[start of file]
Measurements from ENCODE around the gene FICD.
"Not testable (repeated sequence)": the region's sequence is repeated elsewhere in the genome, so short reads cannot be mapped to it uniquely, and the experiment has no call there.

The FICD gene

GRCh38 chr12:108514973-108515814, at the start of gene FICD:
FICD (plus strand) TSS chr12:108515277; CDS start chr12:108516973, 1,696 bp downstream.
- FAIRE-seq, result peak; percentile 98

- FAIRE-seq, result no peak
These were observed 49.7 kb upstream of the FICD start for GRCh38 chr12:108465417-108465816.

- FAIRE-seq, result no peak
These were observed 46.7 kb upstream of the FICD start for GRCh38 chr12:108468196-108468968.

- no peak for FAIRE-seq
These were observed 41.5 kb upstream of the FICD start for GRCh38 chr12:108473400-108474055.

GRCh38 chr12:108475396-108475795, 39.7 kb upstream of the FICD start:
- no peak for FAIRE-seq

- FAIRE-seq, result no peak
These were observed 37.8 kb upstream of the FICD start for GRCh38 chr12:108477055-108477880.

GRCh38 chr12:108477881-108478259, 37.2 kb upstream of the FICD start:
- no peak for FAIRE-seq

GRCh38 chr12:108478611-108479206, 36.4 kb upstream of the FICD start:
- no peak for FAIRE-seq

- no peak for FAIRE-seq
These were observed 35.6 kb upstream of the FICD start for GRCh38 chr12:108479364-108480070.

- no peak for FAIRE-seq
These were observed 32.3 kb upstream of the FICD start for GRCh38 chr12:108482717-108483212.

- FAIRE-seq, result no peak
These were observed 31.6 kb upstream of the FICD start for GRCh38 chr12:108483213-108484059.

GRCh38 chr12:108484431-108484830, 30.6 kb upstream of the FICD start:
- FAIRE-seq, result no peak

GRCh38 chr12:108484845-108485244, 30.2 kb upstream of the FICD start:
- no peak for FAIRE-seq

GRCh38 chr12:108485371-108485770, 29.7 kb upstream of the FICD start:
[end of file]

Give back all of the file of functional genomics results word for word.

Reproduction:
Measurements from ENCODE around the gene FICD.
"Not testable (repeated sequence)": the region's sequence is repeated elsewhere in the genome, so short reads cannot be mapped to it uniquely, and the experiment has no call there.

The FICD gene

GRCh38 chr12:108514973-108515814, at the start of gene FICD:
FICD (plus strand) TSS chr12:108515277; CDS start chr12:108516973, 1,696 bp downstream.
- FAIRE-seq, result peak; percentile 98

- FAIRE-seq, result no peak
These were observed 49.7 kb upstream of the FICD start for GRCh38 chr12:108465417-108465816.

- FAIRE-seq, result no peak
These were observed 46.7 kb upstream of the FICD start for GRCh38 chr12:108468196-108468968.

- no peak for FAIRE-seq
These were observed 41.5 kb upstream of the FICD start for GRCh38 chr12:108473400-108474055.

GRCh38 chr12:108475396-108475795, 39.7 kb upstream of the FICD start:
- no peak for FAIRE-seq

- FAIRE-seq, result no peak
These were observed 37.8 kb upstream of the FICD start for GRCh38 chr12:108477055-108477880.

GRCh38 chr12:108477881-108478259, 37.2 kb upstream of the FICD start:
- no peak for FAIRE-seq

GRCh38 chr12:108478611-108479206, 36.4 kb upstream of the FICD start:
- no peak for FAIRE-seq

- no peak for FAIRE-seq
These were observed 35.6 kb upstream of the FICD start for GRCh38 chr12:108479364-108480070.

- no peak for FAIRE-seq
These were observed 32.3 kb upstream of the FICD start for GRCh38 chr12:108482717-108483212.

- FAIRE-seq, result no peak
These were observed 31.6 kb upstream of the FICD start for GRCh38 chr12:108483213-108484059.

GRCh38 chr12:108484431-108484830, 30.6 kb upstream of the FICD start:
- FAIRE-seq, result no peak

GRCh38 chr12:108484845-108485244, 30.2 kb upstream of the FICD start:
- no peak for FAIRE-seq

GRCh38 chr12:108485371-108485770, 29.7 kb upstream of the FICD start: